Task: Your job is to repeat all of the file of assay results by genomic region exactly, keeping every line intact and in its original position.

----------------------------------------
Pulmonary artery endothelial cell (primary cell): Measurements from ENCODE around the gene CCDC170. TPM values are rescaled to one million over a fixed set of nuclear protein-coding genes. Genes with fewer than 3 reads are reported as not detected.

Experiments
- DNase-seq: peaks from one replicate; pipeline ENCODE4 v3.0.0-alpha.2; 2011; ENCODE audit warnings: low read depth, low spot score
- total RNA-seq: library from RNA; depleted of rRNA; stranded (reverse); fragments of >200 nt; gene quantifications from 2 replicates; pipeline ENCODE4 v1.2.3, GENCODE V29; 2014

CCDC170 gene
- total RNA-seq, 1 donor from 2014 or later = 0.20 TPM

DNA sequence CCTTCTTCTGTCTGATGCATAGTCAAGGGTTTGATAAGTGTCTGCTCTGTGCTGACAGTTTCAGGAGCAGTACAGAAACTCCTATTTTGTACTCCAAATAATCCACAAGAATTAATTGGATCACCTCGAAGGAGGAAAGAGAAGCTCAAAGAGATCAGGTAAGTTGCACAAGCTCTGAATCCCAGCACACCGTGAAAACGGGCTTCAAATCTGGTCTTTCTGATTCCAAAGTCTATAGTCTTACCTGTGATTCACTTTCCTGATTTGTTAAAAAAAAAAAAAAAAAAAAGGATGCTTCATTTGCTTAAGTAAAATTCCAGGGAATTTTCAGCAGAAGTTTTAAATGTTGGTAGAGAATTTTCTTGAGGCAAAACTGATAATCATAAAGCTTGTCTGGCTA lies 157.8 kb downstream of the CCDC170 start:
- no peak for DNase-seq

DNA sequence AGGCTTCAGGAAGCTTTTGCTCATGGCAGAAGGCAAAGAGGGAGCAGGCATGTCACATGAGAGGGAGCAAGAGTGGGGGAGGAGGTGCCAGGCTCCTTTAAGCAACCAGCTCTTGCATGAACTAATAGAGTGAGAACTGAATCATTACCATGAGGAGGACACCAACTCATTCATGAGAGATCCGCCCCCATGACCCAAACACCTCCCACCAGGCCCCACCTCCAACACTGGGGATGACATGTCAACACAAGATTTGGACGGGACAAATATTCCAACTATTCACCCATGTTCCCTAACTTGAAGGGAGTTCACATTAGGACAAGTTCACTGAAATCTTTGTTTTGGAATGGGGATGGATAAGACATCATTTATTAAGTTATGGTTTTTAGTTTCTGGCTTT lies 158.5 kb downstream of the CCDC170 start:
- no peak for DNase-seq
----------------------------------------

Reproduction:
Pulmonary artery endothelial cell (primary cell): Measurements from ENCODE around the gene CCDC170. TPM values are rescaled to one million over a fixed set of nuclear protein-coding genes. Genes with fewer than 3 reads are reported as not detected.

Experiments
- DNase-seq: peaks from one replicate; pipeline ENCODE4 v3.0.0-alpha.2; 2011; ENCODE audit warnings: low read depth, low spot score
- total RNA-seq: library from RNA; depleted of rRNA; stranded (reverse); fragments of >200 nt; gene quantifications from 2 replicates; pipeline ENCODE4 v1.2.3, GENCODE V29; 2014

CCDC170 gene
- total RNA-seq, 1 donor from 2014 or later = 0.20 TPM

DNA sequence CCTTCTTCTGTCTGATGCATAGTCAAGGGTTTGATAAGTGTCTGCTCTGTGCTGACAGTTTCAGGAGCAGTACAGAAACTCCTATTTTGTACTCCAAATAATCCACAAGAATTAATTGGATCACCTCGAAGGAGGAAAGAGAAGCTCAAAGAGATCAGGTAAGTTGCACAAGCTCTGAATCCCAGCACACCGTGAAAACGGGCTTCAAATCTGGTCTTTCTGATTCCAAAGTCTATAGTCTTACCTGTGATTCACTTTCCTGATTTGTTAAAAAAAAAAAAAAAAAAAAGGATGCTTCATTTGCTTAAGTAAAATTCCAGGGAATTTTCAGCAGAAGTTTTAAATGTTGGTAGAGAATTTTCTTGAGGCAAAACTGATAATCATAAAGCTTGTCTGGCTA lies 157.8 kb downstream of the CCDC170 start:
- no peak for DNase-seq

DNA sequence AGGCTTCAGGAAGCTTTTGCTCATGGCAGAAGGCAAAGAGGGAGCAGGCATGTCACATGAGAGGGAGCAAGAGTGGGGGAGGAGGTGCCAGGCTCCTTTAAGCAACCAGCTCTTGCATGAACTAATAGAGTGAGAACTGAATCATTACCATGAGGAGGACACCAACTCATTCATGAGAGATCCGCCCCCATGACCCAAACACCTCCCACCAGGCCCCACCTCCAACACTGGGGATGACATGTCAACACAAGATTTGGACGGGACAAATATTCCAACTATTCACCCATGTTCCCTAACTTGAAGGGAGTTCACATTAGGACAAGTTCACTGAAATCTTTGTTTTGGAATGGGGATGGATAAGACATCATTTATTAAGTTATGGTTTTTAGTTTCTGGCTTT lies 158.5 kb downstream of the CCDC170 start:
- no peak for DNase-seq